Published on: December 1, 2019


Congressional Democrats and housing advocacy groups say a proposed revision in the Fair Housing Act’s “disparate impact” standard would undermine policies designed to combat housing discrimination. The change, proposed by the Department of Housing and Urban Development (HUD), targets a legal theory under which a practice may be deemed discriminatory if it has a discriminatory impact on a protected class, even if the discrimination is not intentional.

The revised standard would replace the current three-step standard for establishing disparate impact with a five-step evaluation that would shift the burden of proof from defendants, who now have to establish that the practice has a legitimate business purpose for which there is no reasonable alternative, to plaintiffs, who would have to establish that the practice has an “arbitrary, artificial and unnecessary” impact.

“This proposed rule is intended to increase legal clarity and promote the production and availability of housing in all areas while making sure every person is treated fairly under the law,” HUD Secretary Ben Carson said in a press release. The revised rule will also bring HUD’s policy into line with a 2015 Supreme Court ruling (Texas Department of Housing and Community Affairs v. The Inclusive Communities Project, Inc.) that upheld the disparate impact standard as a basis for bringing Fair Housing Act discrimination claims. While affirming the use of that legal theory, the ruling also held that plaintiffs who use statistical disparities to support their discrimination claims must show that the policies they are challenging created the disparities. (See this month’s Legal Brief.)

Critics contend that the policy change will make it more difficult for victims of housing discrimination to win relief. “Without the disparate impact standard, a plaintiff would essentially have to prove malicious intent as plain as a ‘No Blacks Allowed’ sign in order to get relief,” Rep. Maxine Waters (D-CA), chair of the House Financial Services Committee, wrote in a letter to HUD opposing the rule.

Housing advocates echoed those concerns. The bar for establishing disparate impact “was already set high,” the National Community Reinvestment Coalition said in a separate letter. The HUD proposal “would put it in the stratosphere.” If approved as written, the letter warns, the HUD policy “will severely weaken an important enforcement tool that is critical to combating modern forms of discrimination.”


Existing home sales posted their fourth consecutive year-over-year gain in October, rising 4.6 percent above the year-ago total. That’s the good news. The not-to-good news: The improvement occurred at the top of the price range, encompassing homes between $500,000 and $750,000. Sales of less expensive homes, affordable to low- and middle-income buyers, declined. First-time buyers purchased fewer than one-third of the homes sold in October, according to the National Association of Realtors (NAR). “Existing home owners are all selling to each other and leaving first-time buyers out in the cold,” Mark Fleming, chief economist for First American Financial Corp., told the Wall Street Journal.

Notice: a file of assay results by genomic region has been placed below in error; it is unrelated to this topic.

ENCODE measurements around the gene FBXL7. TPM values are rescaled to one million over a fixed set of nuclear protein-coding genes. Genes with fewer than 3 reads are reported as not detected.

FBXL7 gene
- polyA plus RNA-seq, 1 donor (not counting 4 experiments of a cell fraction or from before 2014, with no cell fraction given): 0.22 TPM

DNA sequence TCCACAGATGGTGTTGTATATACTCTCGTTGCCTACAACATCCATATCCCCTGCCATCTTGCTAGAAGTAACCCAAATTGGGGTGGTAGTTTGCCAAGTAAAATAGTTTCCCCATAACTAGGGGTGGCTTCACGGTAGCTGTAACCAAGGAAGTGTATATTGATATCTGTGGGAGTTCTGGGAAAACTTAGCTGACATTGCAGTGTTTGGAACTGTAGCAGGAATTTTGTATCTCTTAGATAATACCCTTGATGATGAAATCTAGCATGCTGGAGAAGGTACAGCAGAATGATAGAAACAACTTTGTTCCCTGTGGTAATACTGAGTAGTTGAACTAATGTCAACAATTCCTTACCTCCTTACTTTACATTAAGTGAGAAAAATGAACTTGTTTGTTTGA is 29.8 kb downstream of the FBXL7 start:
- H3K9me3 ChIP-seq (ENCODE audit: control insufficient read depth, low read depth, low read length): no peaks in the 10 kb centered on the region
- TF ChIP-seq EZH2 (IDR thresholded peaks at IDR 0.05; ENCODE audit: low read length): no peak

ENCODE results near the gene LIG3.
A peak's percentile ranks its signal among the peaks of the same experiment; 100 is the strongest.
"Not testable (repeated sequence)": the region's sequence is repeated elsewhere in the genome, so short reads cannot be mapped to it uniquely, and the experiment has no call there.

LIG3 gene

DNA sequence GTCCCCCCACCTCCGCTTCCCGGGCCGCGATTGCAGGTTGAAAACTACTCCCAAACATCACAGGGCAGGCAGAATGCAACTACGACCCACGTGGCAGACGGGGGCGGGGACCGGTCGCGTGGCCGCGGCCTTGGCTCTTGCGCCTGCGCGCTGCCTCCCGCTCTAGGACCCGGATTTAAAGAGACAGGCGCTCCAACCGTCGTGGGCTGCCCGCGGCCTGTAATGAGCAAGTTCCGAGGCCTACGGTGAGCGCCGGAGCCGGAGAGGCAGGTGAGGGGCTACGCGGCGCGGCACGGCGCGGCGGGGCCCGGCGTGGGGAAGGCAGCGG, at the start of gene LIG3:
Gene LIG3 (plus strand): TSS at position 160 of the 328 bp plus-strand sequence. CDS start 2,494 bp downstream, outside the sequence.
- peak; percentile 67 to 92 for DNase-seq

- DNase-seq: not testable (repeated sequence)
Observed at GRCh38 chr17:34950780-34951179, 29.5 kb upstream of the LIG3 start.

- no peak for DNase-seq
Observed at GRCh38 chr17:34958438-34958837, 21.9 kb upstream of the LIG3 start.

Lack of inventory continues to be a big part of the problem, for which analysts cite two causes: Builders (until recently) have been targeting higher-priced homes; and existing home owners are remaining in place for longer than they have in the past. A recent study by Capital Economics found that there were only 550,000 vacant single-family homes for sale priced below $250,000 in the third quarter of this year ─ half the number available for sale seven years ago.

Although a strong economy will boost household formations, the report notes, the inventory shortage and rising prices will limit homeownership opportunities for these prospective buyers. “New households have to live somewhere, and, if they are not buying a home, they will rent one,” the report concludes. “That suggests rental vacancy rates will stay relatively low, preventing a sharp fall in rental growth as the economy slows.”


Congress will eventually restructure the federal flood insurance program, but apparently not any time soon. The short-term Continuing Resolution Congress approved recently to avoid another government shutdown includes a provision renewing the funding of the National Flood Insurance Program (NFIP). The renewal – the twelfth Congress has approved in the past two years — will keep that program operating through December 20th. Although the NFIP could continue processing claims if Congressional authorization for the program expires, it could not issue new policies, creating a roadblock for homebuyers seeking to purchase homes in designated flood zones, where flood insurance is a mortgage lending requirement.